History matters to Christianity. If the Gospels are no more than inspiring fables, then Jesus may entertain, stimulate or even illuminate us, but he cannot save us.

Sunday, April 04, 2010

On the eighth day

"And very early on the first day of the week, when the sun had risen, they went to the tomb."

- Mark 16.2

The earliest Christians were Jews, for whom the weekly Sabbath represented the goal of creation, the seventh day on which God had rested, the day divinely sanctified as a promise of the ultimate rest of all creation. As Augustine noted, the account in Genesis which culminates on the seventh day includes a breaking of the pattern of the other six days. They all have morning and evening and go on to yet another day, but the seventh day has no evening, no end.

And so each Sabbath held out the hope of something beyond the week, towards which the week continually strained. Yet each weekly Sabbath would give way once again to the start of a new cycle of seven. No particular Sabbath brought the cycle to its close. Each week would lead to another, much the same. And one week would join to another. And Summer would give way to Autumn to Winter and so it goes. But each Winter leads to a Spring. Each night is followed by a dawn.

This natural cycle of days, and weeks and seasons might serve as a lesson for us. Nothing is to be taken with deadly seriousness since no Winter, no matter how cold, will fail to eventually give way to Spring. No night, no matter how dark, will lack a dawn. Perhaps we need to learn to see all of life in the light of these cycles of decay and renewal, of darkness and light, and to appreciate the fact that the failures of one generation are not final, but may always be renovated and restored. And by the same token, we must come to accept that the achievements of a day, however glorious, will pass away into night.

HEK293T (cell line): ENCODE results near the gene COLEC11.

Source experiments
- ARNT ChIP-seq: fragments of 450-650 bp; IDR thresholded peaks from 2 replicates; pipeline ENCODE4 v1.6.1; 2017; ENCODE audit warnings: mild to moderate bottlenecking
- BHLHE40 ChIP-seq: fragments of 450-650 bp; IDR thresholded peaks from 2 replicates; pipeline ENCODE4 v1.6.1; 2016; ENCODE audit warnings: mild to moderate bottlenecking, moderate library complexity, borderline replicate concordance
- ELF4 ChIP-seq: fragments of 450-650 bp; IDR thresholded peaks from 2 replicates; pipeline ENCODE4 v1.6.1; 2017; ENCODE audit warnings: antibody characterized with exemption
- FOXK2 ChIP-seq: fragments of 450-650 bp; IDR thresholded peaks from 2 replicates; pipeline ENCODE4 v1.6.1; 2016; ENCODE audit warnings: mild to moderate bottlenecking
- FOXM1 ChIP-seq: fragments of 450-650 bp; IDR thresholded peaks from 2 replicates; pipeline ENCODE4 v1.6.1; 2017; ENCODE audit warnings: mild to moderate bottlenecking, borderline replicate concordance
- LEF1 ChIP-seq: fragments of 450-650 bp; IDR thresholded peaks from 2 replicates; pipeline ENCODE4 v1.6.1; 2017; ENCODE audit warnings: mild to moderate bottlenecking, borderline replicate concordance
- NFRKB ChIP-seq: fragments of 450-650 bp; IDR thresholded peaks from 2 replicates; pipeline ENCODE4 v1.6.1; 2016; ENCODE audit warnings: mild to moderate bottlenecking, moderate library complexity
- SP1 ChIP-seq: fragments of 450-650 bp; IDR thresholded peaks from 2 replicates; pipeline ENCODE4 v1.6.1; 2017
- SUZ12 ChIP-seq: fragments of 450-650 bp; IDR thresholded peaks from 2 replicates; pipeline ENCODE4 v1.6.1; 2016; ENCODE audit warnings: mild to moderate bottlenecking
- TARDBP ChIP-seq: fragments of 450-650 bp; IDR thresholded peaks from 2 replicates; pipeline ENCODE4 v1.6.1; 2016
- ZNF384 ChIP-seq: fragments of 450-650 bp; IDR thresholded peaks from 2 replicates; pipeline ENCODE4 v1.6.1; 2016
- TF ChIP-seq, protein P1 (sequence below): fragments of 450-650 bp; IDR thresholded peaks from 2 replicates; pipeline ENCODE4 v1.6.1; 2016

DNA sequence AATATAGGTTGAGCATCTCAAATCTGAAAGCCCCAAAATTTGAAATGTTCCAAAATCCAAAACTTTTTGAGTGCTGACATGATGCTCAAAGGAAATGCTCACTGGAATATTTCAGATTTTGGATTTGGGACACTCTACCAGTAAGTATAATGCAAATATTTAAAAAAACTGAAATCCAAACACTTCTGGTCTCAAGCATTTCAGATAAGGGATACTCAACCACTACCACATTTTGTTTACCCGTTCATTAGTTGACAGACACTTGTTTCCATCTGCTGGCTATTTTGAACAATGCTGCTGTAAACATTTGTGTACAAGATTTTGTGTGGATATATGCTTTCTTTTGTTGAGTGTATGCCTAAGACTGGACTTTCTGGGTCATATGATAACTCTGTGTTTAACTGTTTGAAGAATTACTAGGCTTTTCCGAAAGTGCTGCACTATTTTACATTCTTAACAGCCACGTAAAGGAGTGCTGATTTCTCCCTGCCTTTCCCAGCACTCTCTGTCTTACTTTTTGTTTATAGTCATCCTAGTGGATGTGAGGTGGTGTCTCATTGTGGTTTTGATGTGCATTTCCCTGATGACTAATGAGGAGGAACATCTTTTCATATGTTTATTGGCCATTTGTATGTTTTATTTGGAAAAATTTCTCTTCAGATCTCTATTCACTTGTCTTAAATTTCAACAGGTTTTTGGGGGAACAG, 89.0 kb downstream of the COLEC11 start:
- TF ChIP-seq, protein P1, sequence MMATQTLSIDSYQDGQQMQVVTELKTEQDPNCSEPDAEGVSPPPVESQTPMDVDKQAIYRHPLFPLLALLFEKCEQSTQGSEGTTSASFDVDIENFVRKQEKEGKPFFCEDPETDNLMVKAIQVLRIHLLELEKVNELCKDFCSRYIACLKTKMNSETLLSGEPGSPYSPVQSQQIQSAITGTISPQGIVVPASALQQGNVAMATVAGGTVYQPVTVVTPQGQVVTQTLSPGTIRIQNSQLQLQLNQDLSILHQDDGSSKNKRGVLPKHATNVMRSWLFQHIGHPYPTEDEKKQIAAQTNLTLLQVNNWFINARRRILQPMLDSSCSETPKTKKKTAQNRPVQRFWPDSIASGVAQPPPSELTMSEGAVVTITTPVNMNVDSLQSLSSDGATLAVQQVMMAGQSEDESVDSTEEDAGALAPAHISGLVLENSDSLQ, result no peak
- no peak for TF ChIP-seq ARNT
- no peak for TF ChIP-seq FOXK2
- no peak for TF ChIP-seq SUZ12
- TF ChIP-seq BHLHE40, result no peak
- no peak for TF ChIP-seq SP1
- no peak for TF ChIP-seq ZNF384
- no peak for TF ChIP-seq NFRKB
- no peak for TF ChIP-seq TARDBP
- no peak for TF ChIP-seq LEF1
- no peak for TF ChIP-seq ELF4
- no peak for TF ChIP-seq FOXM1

Indeed, the symbolism of Easter, with its eggs and flowers, and as a festival of Spring (at least in the northern hemisphere where it began) might be taken to refer to the endless renewal of hope after despair, that, generally speaking, death-like experiences are succeeded by new possibilities.

But into this cycle is thrown the spanner of resurrection.

The resurrection of Jesus is not a symbol of the endless renewal of life after decay, of another generation rising up to take the place of those who pass away, of the transience of darkness. For it is not, primarily, a symbol at all. The resurrection of Jesus is an event, in fact the event that makes events possible. The resurrection is an interruption of the world's order, a new beginning, not the first in yet another cycle, but a new history bursting in upon the old, new wine that ruptures any attempt to contain it amidst the old.

Very early on the first day of the week, the women travel to the tomb, but already God has acted. They arrive after the event. The new world has already begun before they awoke. The Sabbath they kept has not passed away into yet another week. This is not just the first day, but the eighth day of the week. Neither nature's cycles nor history's patterns know anything like this. There is now something new under the sun...